1) Faster growth in foreign economies.
2) Good diversification against the U.S. markets.
Wharton professor Jeremy Siegel advocates investing 40% of your equity holdings in foreign stocks (in a quasi-related note, Charlie Munger recently referred to Siegel as ‘demented’). There are special risks [pdf] associated with investing across borders.
My feeling is that a substantial part of the popularity of overseas investing mirrors the momentum that has generated high returns over the past several years: an awfully large fraction of investors simply play follow-the-leader. Further, there are factors that can lead to very high risk in foreign markets. Certainly there is more growth potential in developing countries, but there is also far more risk—they go hand in hand. Warren Buffett and Charlie Munger at Berkshire Hathway have repeatedly advocated the idea of gaining foreign exposure from solid U.S. companies that sell overseas (in local currency) and our analysis supports this idea. Further, these consumer goods companies (JNJ, KO, BUD, PG) not only have low correlation to the S&P500 but also to developed foreign markets (see low correlations to EFA) and developing markets (see EEM). This strategy seems like common sense, as well as looking good on the basis of quantitative analysis. Adding these types of companies to a portfolio can provide both substantial international exposure and result in a portfolio that is remarkably uncorrelated to major market indices.
Utilities (in which Berkshire Hathaway has substantial holdings via Pacificorp and MidAmerican) add another important layer of diversification power to a portfolio. Utilities tend to exhibit this same type of low correlation to market indices.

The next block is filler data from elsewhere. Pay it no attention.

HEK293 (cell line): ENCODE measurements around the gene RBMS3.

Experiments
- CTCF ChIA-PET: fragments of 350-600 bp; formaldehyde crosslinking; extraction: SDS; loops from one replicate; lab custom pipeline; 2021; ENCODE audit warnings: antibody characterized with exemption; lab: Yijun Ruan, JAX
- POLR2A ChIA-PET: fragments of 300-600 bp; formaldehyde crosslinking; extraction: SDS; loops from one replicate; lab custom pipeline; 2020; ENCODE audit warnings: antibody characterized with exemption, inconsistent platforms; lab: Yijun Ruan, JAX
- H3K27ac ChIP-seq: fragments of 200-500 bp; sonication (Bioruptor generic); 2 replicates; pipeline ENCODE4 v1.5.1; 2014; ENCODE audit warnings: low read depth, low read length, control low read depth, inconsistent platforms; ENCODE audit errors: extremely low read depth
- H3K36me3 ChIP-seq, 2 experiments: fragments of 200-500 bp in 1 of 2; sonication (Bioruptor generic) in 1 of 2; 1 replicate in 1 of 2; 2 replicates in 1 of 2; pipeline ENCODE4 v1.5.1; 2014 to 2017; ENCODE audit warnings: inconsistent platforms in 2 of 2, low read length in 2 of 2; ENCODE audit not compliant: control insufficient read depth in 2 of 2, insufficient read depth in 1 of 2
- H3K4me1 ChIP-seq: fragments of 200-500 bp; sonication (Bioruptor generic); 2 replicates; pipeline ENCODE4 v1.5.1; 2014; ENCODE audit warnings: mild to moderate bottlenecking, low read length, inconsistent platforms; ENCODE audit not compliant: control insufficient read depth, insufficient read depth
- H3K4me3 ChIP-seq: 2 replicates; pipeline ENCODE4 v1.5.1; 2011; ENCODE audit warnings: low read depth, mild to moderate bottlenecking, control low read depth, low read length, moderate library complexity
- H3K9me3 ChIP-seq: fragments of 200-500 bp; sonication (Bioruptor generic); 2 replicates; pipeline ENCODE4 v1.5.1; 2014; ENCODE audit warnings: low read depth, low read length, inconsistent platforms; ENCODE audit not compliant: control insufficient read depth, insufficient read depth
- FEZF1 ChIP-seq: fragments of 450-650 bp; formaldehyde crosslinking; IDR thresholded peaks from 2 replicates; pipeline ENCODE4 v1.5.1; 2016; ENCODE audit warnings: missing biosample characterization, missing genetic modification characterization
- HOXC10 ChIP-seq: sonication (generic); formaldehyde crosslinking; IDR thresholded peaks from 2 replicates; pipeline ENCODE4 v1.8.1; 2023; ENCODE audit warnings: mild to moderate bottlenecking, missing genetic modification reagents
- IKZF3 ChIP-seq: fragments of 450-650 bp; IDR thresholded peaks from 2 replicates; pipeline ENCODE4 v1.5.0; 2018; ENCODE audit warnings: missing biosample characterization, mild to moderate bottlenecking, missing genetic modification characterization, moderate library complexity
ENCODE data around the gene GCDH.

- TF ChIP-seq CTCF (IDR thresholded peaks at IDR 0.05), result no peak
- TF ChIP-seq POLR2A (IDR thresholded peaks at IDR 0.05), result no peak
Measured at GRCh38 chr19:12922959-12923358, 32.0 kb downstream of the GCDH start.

The proper combination of these types of stocks in a portfolio will depend on your specific goals and situation. If you want a portfolio that is relatively immune to swings in the broader market, you will want to understand this kind of strategy. A great deal is made of Berkshire Hathaway’s performance record and how BRKA manages to generate good returns even in bad markets. The trailing three-year correlation between returns from BRKA and the S&P500 is only 26% and the Beta is 39%. The trailing 10-year correlation between BRKA and the S&P500 is 40% and Beta is 59%. These statistics suggest that Berkshire Hathaway is increasingly pursuing investments that are de-coupled from the broader market. Given Buffett’s stated concerns regarding the U.S. economy, it is not surprising that Berkshire Hathaway is trying to avoid being driven by the market as a whole.
Now, I have been told that Mr. Buffett does not even have a computer in his office, so I don’t know how he manages to build such a low-Beta/low-correlation portfolio. For myself, I rely on portfolio tools to help in managing my portfolio’s total risk/return balance and correlation to the market as a whole. I have no aspirations of being the next Warren Buffett (lucky for me), but it is reassuring to me that Berkshire Hathaway’s portfolio components are consistent with principles of quantitative finance on what makes a good portfolio: you want to generate the maximum possible diversification, and this requires choosing assets that have low correlation to one another. Further, if you have a bearish (or uncertain) outlook about the future prospects of the U.S. economy, you can build a portfolio that does not depend on a rising market to generate solid returns.
Disclosure: The author owns shares in JNJ